July 1, 1980
Toward Healthful Diets is trashed by Congress.
The press and public knew little of these widespread entanglements on all sides of the debate. They only picked up the impression that meat packers and egg farmers were corrupt, a view fostered by the press coverage. The health dangers of saturated fats had already come to be taken so much for granted by this point that pro-animal-food voices were presumed to have ulterior motives. Critics called Toward Healthful Diets “conspiratorial” and “slipshod,” and US Representative Fred Richmond of New York stated openly that lobbyists for the food industry “must have been at work here.”
The furor over the report startled academy scientists unaccustomed to this public gnashing of teeth. Philip Handler, head of the academy, told a friend that Toward Healthful Diets received more attention than had all the academy’s numerous other erudite publications in recent years. “We were naïve about the politics,” he said, and quipped, “you lose some, you lose some.”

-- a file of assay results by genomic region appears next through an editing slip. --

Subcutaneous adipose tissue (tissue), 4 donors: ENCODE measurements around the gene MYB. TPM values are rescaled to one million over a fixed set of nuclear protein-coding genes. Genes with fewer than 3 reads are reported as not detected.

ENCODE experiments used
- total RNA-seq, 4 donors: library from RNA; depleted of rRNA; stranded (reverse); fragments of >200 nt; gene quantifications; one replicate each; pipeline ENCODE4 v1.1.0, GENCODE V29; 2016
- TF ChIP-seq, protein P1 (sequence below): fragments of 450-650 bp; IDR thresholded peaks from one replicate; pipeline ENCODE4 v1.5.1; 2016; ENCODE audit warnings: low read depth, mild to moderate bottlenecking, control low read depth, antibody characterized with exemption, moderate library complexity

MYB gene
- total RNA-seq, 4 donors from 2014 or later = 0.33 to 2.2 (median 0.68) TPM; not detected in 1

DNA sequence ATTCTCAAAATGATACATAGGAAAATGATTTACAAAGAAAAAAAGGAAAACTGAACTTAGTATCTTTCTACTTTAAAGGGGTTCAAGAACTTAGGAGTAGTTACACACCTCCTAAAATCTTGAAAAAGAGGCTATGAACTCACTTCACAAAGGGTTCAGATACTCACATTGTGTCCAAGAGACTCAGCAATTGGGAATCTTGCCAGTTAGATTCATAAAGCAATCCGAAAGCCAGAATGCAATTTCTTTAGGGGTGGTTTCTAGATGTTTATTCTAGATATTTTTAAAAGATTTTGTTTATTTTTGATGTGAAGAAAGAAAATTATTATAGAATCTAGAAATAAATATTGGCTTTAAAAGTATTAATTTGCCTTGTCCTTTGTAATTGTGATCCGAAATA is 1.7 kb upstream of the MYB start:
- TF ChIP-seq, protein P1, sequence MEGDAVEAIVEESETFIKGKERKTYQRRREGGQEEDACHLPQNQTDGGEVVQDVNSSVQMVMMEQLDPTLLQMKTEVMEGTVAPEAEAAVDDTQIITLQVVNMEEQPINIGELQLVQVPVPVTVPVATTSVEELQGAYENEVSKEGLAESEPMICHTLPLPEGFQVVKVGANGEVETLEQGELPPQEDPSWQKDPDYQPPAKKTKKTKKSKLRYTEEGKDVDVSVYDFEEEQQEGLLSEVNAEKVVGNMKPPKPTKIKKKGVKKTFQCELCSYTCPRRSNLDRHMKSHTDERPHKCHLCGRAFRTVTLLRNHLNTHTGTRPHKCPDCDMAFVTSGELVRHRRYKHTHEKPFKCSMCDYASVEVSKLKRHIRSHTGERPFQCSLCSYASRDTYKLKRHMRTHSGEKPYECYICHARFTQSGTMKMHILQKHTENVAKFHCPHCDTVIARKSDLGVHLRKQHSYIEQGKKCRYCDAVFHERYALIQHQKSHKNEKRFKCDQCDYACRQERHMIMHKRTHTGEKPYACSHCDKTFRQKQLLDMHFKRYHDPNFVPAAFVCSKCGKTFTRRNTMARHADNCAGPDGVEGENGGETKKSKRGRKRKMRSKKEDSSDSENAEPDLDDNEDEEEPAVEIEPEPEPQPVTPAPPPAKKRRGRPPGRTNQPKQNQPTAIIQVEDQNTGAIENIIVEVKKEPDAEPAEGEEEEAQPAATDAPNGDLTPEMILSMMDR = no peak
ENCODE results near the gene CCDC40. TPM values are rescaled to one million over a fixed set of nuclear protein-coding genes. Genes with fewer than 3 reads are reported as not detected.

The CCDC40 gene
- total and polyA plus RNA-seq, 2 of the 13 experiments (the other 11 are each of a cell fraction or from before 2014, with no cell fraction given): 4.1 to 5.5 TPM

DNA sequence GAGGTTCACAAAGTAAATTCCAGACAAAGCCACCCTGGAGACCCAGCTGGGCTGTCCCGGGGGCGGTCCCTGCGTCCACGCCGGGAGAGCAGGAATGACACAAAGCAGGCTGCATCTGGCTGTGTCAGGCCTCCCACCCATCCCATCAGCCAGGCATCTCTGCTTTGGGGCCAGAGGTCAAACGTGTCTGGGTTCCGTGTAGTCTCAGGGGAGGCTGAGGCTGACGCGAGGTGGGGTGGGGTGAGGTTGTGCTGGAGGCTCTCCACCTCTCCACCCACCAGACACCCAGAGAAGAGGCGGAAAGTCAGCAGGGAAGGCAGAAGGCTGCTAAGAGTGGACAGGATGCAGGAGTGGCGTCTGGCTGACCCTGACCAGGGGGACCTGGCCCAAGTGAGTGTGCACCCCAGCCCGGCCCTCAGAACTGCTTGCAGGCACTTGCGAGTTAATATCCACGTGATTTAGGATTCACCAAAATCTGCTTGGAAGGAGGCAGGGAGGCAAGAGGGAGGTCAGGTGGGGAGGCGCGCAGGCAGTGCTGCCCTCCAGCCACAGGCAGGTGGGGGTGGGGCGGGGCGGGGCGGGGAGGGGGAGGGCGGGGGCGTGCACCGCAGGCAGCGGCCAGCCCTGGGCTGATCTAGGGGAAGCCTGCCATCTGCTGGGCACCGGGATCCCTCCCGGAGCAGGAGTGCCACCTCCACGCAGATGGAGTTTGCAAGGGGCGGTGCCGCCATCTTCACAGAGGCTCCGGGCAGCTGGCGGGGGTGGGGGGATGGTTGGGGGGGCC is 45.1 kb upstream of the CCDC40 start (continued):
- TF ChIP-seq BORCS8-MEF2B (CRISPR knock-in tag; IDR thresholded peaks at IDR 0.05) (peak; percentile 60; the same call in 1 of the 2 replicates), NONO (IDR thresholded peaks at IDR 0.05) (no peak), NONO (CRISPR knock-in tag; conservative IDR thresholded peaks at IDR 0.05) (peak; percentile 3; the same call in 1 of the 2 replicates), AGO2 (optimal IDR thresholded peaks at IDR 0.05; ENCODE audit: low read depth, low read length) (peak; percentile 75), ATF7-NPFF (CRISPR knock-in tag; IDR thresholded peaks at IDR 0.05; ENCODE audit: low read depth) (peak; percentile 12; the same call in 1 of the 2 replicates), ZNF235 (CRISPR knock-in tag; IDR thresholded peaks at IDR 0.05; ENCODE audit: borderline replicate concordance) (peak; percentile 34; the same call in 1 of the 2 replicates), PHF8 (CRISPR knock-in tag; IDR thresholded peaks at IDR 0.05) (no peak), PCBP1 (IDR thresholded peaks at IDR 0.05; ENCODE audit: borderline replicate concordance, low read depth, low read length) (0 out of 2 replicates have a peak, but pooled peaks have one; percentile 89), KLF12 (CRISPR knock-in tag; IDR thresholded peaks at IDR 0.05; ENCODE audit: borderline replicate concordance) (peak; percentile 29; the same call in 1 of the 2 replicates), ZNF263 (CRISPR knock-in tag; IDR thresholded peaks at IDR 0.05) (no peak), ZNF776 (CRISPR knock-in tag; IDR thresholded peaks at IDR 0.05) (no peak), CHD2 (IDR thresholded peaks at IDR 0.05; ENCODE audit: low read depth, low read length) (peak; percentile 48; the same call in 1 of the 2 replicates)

In the summer of 1980, the House and the Senate each held hearings on the report, and the academy’s reputation was raked over the coals. “Without too much doubt, the [House] committee’s intention was to crucify Handler,” judged Science magazine. Indeed, wrote the Washington Post editorial board, the report had “soiled” the board’s and the academy’s reputations for giving “careful scientific advice.” The report had been a rigorous and fair-minded effort and contained far more expert analysis than did Mottern’s, but publicity is powerful, and the widespread disparaging view of the board’s work on the Toward Healthful Diets report has unfortunately endured until today. Because the academy is one of the few scientific groups that provides checks and balances against the work of other authoritative bodies on the subject of nutrition and disease (the others being the NIH, the USDA, and the AHA), the collapse of the academy’s skeptical report on this issue was a significant event, for it left no formal scientific group to weigh in as the opposition.